That interest has suddenly picked up. Between the conference mayhem, 3rd playoff format in a generation, and money situation (ad revenues, NIL, player compensation - employment, etc.) the current limitations of the NCAA as a governing body are dragging it down. Super conferences would leave the NCAA holding a bag because with that size of competition base and the revenue streams, the reformed conferences would effectively be their own leagues, and could decide to completely sidestep the NCAA. Of course, it would benefit football and men’s basketball. However, other non-revenue sports that depend on the earnings of those two sports (and especially football) would face some level of jeopardy. No NCAA, no Title IX. No NCAA, no requirement for AD sport revenue sharing. You get the picture.
The pressure on Congress to do something, has shifted from No thanky... to Yes! Please, with sugar! We shall see how that effort goes, there are lots of things in those proposals, but most of them are largely on the same page.
Let’s Toss in Problems with The Mouse (ESPN)
In another related trip sideways but in a way probably the critical factor in the Grant of Rights and ACCNetwork debacle, is the health of Disney and ESPN as a whole.
Just do a search in any engine for “News about ESPN Problems”. The hits will just keep on coming. Disney (ESPN and ABC Sports Parent Company) has been hemorrhaging money due to many factors, but revenue losing movie and TV products are just two of them. ESPN has been seeing reduced revenue flows, but is still profitable, and the Mouse sees an opportunity to either sell off the entire unit, or a major portion of it to help alleviate the stress on itself.
Disney is reportedly looking to shop ESPN to someone, anyone, with ESPN desperately looking for a streaming partner because the cable TV revenue stream is beginning to dry up. The room for growth has turned into a straight jacket as more people cut the cord, and even stop watching mass media productions altogether.
How these problems fit into the picture is that ESPN is the carrier and producer of the ACC Network and a huge partner in the Grant of Rights. Does ESPN crack down and pull in the ACC to guarantee their profit margin on limited payouts with growing revenues, or does the ACC Network begin to fade in viewership as the top end programs sue to leave the conference and the nework has to help pony up the money for litigation? It seems that the ACC’s overall viewership is still pretty small, and given that it has only one channel on most cable outlets, high up, and not in most normal surf patterns, is it worth the fight?
Would a re-established ESPN in cooperation or co-owned by Meta, or Google/Alphabet, or other major streaming service, even be willing to deal with the relatively small potatoes of a 12 team or 11 team single division ACC?
That’s for the corporate strategists to figure out, but it does push directly against the ACC figuring out an easily negotiated legal agreement.
Conclusion is Unsatisfying
There are two (and possibly a third) thing that will happen with Virginia Tech in all of this. It is a largely middle of the road, middle class, middle audience draw program. It’s respectable, but not gang busters. Let’s talk the three things that could happen and then we’ll ask you.
- The ACC stays largely intact because of the Grant and ends up being sued by its top three programs to leave the conference. It’ll be forced to come to some financial settlement, and FSU, Clemson, and Miami will leave. The remaining teams will either be unbound by the agreement or bound - depending on the court finding. If bound, finding three other teams to join the league will mean fishing down, not up for programs. The limited revenues will not attract programs that think they can make more other places. In this Tech stays in the ACC as they form into a Tier 2 conference.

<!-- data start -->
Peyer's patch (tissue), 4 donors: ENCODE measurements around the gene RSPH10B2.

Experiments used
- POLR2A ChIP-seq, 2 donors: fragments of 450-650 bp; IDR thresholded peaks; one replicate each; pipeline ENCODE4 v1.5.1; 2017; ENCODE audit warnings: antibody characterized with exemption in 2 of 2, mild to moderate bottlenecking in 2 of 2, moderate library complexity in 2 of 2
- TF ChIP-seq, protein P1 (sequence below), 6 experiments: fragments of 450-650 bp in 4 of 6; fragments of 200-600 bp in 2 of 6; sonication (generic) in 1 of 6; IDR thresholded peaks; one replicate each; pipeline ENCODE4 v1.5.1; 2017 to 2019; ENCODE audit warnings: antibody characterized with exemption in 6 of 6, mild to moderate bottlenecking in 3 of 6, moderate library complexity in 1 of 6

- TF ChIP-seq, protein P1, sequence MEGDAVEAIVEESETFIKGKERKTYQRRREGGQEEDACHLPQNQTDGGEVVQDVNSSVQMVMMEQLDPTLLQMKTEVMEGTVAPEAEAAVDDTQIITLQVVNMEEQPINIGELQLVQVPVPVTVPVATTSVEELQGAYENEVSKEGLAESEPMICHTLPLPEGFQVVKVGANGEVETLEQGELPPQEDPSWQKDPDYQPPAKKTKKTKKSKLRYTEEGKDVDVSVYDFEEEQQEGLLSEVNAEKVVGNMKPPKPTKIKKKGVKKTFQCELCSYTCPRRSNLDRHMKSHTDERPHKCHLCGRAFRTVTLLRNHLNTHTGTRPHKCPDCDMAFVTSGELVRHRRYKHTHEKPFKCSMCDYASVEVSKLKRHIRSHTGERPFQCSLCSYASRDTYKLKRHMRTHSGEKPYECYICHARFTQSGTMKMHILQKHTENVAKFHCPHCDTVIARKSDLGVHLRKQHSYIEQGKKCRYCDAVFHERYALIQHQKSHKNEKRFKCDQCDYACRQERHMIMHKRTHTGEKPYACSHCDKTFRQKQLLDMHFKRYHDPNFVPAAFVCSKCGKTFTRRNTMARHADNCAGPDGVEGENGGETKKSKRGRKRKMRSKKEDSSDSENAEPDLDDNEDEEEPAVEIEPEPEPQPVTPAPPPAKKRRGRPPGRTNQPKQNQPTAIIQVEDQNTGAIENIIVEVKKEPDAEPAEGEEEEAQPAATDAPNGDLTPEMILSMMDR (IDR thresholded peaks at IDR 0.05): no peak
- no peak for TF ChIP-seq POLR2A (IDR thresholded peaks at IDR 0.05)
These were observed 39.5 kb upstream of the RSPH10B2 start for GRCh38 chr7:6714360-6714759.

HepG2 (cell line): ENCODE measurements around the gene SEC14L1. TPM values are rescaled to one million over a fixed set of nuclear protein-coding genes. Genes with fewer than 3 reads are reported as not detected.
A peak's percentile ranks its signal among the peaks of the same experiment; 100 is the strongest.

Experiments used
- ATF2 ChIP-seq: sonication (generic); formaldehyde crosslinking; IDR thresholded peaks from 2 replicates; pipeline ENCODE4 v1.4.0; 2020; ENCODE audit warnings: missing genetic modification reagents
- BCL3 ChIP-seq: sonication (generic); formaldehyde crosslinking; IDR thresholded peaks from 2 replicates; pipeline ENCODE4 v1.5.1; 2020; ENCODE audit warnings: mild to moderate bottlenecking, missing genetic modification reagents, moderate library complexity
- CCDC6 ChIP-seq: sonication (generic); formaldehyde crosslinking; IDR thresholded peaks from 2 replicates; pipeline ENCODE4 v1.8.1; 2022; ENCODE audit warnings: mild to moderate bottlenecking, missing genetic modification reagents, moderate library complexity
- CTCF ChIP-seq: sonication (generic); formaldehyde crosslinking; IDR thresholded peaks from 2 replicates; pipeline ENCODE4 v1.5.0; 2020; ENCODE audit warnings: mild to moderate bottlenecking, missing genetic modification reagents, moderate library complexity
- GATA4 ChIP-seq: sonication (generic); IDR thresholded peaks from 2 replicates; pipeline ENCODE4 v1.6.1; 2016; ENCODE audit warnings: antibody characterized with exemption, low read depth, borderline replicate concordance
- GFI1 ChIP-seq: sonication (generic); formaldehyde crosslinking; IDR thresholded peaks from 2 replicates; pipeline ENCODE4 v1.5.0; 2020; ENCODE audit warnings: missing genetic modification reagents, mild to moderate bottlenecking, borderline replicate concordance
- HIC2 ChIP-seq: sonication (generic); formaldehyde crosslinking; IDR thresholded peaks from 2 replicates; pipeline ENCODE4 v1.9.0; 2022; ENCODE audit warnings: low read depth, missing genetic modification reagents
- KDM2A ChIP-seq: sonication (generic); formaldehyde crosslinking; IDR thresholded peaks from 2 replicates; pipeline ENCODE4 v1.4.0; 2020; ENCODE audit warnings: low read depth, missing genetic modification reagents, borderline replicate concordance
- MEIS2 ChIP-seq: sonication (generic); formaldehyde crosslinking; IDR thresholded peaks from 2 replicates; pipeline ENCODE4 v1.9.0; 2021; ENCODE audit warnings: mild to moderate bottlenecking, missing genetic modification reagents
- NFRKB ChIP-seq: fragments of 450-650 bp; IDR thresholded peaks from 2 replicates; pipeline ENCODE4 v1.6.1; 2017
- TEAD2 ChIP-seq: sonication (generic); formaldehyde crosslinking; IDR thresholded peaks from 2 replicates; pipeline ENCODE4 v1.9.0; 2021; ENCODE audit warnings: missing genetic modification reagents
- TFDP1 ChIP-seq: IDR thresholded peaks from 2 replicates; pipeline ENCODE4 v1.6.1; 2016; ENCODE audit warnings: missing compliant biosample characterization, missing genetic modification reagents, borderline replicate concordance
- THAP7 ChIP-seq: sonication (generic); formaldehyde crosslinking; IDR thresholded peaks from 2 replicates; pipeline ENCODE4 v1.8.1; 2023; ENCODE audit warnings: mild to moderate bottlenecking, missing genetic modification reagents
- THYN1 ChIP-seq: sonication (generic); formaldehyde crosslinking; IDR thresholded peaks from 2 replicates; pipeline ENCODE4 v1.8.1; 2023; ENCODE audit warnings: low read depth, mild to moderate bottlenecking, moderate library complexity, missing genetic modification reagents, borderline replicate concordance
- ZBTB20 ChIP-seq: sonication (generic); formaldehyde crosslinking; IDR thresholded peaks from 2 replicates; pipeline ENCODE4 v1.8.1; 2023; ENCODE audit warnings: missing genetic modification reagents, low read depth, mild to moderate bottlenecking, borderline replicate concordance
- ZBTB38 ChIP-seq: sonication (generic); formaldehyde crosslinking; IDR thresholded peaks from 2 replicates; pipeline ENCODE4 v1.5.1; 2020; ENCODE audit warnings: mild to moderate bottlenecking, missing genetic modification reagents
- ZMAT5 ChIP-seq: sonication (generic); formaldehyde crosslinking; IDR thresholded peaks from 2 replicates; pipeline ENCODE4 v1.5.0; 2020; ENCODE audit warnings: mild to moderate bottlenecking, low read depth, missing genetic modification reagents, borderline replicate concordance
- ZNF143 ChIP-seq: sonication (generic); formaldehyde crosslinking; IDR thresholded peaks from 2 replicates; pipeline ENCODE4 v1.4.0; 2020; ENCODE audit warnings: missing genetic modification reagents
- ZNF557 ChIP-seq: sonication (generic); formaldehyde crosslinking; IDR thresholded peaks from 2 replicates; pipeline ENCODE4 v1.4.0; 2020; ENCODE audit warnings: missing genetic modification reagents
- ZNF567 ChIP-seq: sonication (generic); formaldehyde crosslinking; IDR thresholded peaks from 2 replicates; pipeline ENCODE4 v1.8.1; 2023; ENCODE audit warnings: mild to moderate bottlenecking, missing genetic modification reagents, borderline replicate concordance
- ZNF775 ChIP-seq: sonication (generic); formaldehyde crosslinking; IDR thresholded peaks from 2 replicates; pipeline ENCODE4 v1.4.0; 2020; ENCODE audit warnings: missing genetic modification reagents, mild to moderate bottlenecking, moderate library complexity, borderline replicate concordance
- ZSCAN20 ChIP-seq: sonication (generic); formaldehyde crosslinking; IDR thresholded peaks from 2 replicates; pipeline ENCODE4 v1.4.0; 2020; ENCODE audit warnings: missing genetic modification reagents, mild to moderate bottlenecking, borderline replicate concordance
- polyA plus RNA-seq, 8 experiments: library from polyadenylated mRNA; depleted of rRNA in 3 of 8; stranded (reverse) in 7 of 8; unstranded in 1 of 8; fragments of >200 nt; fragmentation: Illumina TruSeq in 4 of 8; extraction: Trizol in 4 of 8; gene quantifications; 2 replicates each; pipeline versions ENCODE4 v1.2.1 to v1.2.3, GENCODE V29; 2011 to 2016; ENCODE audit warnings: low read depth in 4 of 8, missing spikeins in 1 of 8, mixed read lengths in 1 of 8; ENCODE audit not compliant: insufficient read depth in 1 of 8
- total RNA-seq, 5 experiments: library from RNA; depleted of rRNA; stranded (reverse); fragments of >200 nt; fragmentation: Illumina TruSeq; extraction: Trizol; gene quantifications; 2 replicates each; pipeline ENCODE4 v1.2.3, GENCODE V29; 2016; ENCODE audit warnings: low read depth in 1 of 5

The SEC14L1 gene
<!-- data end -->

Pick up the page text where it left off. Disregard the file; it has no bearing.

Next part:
- The eighth team signs on to the Magnificent 7, they all sue to end the Grant of Rights, ESPN doesn’t protest, and all eight teams leave the conference for the Supers or leave to form an entirely new 2nd Tier league from various leftovers from the merger madness. In this scenario, Tech would go to the expanded B1G - where other ACC teams go, I won’t hazard a guess. But B1G bait would be Pitt and the Hoos besides Tech.
- The ACC struggles for two or three more seasons intact but limping as talent flows to the new super leagues. The wear of the court fights and the reduced (in comparison to the other media contracts) revenues and audience share continues to bump the conference down leaving it nearly completely out of the collegiate sports revenue flows. The ACC eventually starves, but with nowhere to go, now it’s forced to look for a merger partner at a lower level. In this scenario, Tech becomes the cream of the crap. The new Tier-2 or 3 league that forms, produces modest competition and modest revenues in a modest sort of life in the modest middle.
Special note: The Hokies aren’t going to the SEC with this Athletic Department and this University President. It was made pretty plain at the NOVA Tailgate interview between Whit Babcock and Mike Burnop. There is still an academic prestige “thing” associated with the conferences. The ACC is very academically prestigious with top end programs representing a broad spectrum of collegiate educational disciplines. It was obvious that Babcock was conveying that Virginia Tech, if it’s not in the ACC, sees itself with the more academically prestigious B1G programs, like Michigan, Ohio State, Penn State, Purdue (where Sands came from), and probably Notre Dame (when they finally have to join a conference for football).
Caveat: On a 1-10 scale 1 being just above completely and absolutely NO, and 10 being an absolute YES. this administration might hover in the 3 range or lower. It is a business decision, too, and if push came to shove $$$-wise Tech would make the break to the SEC - IMHO, anyway.
Your Turn to Chime In
What do you think is going to happen?
This poll is closed
1. The ACC stays largely intact with Tech remaining and forms a Tier 2 conference with most things in limbo for quite a while and no National Championship hopes.
2. The Magnificent "8" clears away the Grant of Rights, the Teams that want to merge, leave the ACC with Tech heading for the B1G with UVA and Pitt.
3. Nothing just yet. The court fights and swirling mergers go on around the ACC while the conference is left with few options too late once things are settled. Tech doesn’t leave and leads a new Tier 2 league formed of the cats and dogs.